The first hint of otherness comes from the voices.
They are five in all, each ragged and weary in his own way, each contributing to "Tears of Rage" on his own timetable, when stirred by some spirit. Sounding less like a polished choir than a wandering militia, they appear displaced, out of time. The voices have no discernable connection to the moment the record arrived in 1968. They might as well be selling elixirs from the back of a horse-drawn rig, moving at the slow, deliberate pace of backroads rural America in the days before [farm-to-table] artisan shallots.
The harmonies of Richard Manuel, Robbie Robertson, Rick Danko, Garth Hudson and Levon Helm hold the spotlight on "Tears of Rage" – and really all of Music From Big Pink – because they're so willfully and completely alien. Inside this mass of strident, striving singing are hints of churchbells and graveside orations and lace tablecloth socials, echoes of eras when everybody sang and sang together, no matter how creaky. Their evocations offer a provisional invitation: Come on in and poke around. But beware, because this is not a record. This is a world.
Music From Big Pink has been with us for 50 years now, and though its DNA has been endlessly number-crunched and analyzed, it somehow retains its outsider aura, its capacity to surprise, its unusual gift for bending and twisting chronological time.
Big Pink was unexpected on arrival and remains that way still. It responds to the accelerating gallop of progress circa 1968 with murder ballads and allegorical teachings from the hymnals, accompanied by pump organ and the wheezy brass of a community band. It's an attic curio, sure, but one that activated ten distinct strains of nostalgia while, at the same instant, opening up superhighway-sized avenues for future exploration. (The vaguely defined territory tagged "Americana" being one among many...) It taught essential lessons about the importance of a sturdy frame for a song, and about how to let a song breathe so the words, however cryptic, might sink in.
Central to the album's ethos is the unpressured approach to collaboration that prevailed inside the Big Pink house in West Saugerties, N.Y. – in the basement where, after accompanying Bob Dylan on his first electric tour in 1966, The Band and the bard spent months working on songs and exploring sounds. According to legend, when producer John Simon asked about the sound The Band was chasing, Robbie Robertson replied they wanted the music to sound "Just like it did in the basement."
They wound up capturing the record in studios in New York and Los Angeles – total recording time: less than two weeks. But drop in anywhere on Dylan's The Basement Tapes Complete set that came out in 2014, and you encounter the aura of that basement space, and the fertile, almost viral creative energy that happened there. The Band might have been initially hired as accompanists for Dylan, but they quickly became accomplices – and in the process of helping Dylan develop that material, the five multi-instrumentalists discovered (and then elaborately refined) the signature characteristics of their own enterprise.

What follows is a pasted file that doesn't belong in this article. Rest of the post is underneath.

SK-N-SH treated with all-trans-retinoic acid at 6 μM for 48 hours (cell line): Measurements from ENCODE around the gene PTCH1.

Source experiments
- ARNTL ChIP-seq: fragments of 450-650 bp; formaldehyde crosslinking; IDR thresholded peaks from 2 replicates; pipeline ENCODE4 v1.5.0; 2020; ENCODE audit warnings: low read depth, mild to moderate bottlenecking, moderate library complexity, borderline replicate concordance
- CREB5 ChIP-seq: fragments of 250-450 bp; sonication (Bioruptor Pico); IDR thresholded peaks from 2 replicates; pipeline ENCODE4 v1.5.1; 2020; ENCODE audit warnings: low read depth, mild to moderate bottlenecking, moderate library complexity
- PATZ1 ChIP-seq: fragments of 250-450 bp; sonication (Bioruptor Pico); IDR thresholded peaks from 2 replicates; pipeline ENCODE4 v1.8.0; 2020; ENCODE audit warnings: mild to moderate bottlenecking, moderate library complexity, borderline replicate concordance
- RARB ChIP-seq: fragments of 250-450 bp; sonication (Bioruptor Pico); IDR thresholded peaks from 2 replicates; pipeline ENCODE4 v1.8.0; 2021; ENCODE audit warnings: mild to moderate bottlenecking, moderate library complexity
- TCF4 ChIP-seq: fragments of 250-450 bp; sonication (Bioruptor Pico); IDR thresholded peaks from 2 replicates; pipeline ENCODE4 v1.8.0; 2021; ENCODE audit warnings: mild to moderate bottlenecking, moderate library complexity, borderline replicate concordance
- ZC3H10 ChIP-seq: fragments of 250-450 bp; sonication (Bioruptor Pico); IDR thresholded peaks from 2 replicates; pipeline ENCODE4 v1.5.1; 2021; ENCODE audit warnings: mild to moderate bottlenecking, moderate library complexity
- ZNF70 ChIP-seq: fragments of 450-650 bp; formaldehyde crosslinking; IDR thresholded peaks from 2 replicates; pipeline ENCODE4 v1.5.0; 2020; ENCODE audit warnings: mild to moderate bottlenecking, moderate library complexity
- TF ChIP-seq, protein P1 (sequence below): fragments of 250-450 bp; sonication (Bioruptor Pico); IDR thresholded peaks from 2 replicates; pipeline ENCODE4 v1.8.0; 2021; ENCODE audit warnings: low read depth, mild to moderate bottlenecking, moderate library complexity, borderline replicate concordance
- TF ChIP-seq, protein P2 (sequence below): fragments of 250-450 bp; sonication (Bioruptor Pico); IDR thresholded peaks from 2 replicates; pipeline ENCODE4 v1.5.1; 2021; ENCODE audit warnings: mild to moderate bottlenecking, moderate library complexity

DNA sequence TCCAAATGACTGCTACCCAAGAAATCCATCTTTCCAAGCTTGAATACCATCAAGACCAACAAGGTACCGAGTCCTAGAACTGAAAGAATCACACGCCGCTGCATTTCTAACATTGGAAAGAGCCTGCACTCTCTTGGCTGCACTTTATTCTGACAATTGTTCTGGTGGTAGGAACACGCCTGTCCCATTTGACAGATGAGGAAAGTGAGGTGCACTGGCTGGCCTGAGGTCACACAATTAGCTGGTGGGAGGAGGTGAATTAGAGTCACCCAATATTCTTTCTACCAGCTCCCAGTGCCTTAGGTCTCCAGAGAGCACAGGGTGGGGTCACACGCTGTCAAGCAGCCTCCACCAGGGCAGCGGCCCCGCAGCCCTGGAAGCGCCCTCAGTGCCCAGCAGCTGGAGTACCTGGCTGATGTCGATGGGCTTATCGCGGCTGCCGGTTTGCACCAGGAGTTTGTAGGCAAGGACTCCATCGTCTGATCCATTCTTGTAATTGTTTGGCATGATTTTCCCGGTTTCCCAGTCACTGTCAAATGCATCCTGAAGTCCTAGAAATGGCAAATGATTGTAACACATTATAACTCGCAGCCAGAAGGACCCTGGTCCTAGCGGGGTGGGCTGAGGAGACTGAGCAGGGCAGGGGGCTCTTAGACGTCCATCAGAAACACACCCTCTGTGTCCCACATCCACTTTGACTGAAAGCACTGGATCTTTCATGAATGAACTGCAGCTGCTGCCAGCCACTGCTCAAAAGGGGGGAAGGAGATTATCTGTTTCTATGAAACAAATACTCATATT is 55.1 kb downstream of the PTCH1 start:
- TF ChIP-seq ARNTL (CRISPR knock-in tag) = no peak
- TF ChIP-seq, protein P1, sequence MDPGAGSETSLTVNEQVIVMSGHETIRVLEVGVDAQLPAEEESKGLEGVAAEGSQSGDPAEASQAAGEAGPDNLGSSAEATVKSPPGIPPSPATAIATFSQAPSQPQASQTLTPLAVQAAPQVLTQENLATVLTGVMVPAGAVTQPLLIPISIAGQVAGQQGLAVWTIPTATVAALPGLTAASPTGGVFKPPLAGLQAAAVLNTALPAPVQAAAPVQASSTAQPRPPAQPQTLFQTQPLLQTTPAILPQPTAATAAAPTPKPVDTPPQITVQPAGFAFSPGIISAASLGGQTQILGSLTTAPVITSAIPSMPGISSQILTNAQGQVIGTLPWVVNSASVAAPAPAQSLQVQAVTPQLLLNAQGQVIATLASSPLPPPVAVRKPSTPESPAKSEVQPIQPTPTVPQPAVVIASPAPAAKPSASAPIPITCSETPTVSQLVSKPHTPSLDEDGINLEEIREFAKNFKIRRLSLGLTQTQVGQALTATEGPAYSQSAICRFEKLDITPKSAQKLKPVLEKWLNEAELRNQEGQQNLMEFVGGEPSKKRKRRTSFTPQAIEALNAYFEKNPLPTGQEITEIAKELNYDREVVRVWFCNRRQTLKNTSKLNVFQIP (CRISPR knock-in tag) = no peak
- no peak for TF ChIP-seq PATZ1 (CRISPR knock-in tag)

Wrestling with the sprawling, mythic Dylan songs had to help these musicians forge that rustic identity that became the Band's calling card. They learned to sing together in that wonderfully irreverent, ad-hoc way. Then they tailored that vocal approach to songs each of them wrote, songs that aligned with and stretched the collective's already expansive sound. No matter who happened to be singing lead, whether the tune was a pounding rocker ("Chest Fever") or a plainspoken meditation ("In a Station"), The Band always managed to stand fully apart, in its own airspace.
Many rock veterans regard Big Pink as a sacred text. Eric Clapton, said to have been haunted by it, confessed to listening daily. Roger Waters placed it right behind The Beatles' Sgt. Pepper's Lonely Hearts Club Band as the most influential record in rock history. "Sonically, the way the record's constructed, I think Music From Big Pink is fundamental to everything that happened after it."
In the reams of scholarship devoted to this record, it's possible to find a zillion specific elements within the music that bolster Waters' broad assertion. Some might be technical considerations, the colorful chords grounding the group-sing. Some might be spiritual, tied in unseen ways to the vanished Sunday-school values. All share at least one thing: The profound element of the unexpected. Think about that moment. Nobody witnessing the turmoil of 1968, at, say, the Democratic National Convention in Chicago, was waiting around for a salve like "The Weight" or, for that matter, any of the songs from Music From Big Pink. Rock was getting ever more psychedelic; something small and frail and human-scale wasn't in the realm of possibility. It came out of nowhere, this basement noise. Snuck in and took up residence without putting on airs. And it's haunting us still.